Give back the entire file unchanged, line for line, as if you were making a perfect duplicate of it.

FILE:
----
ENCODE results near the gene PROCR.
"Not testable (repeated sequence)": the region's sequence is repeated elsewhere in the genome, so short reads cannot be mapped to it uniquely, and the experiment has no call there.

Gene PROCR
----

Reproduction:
ENCODE results near the gene PROCR.
"Not testable (repeated sequence)": the region's sequence is repeated elsewhere in the genome, so short reads cannot be mapped to it uniquely, and the experiment has no call there.

Gene PROCR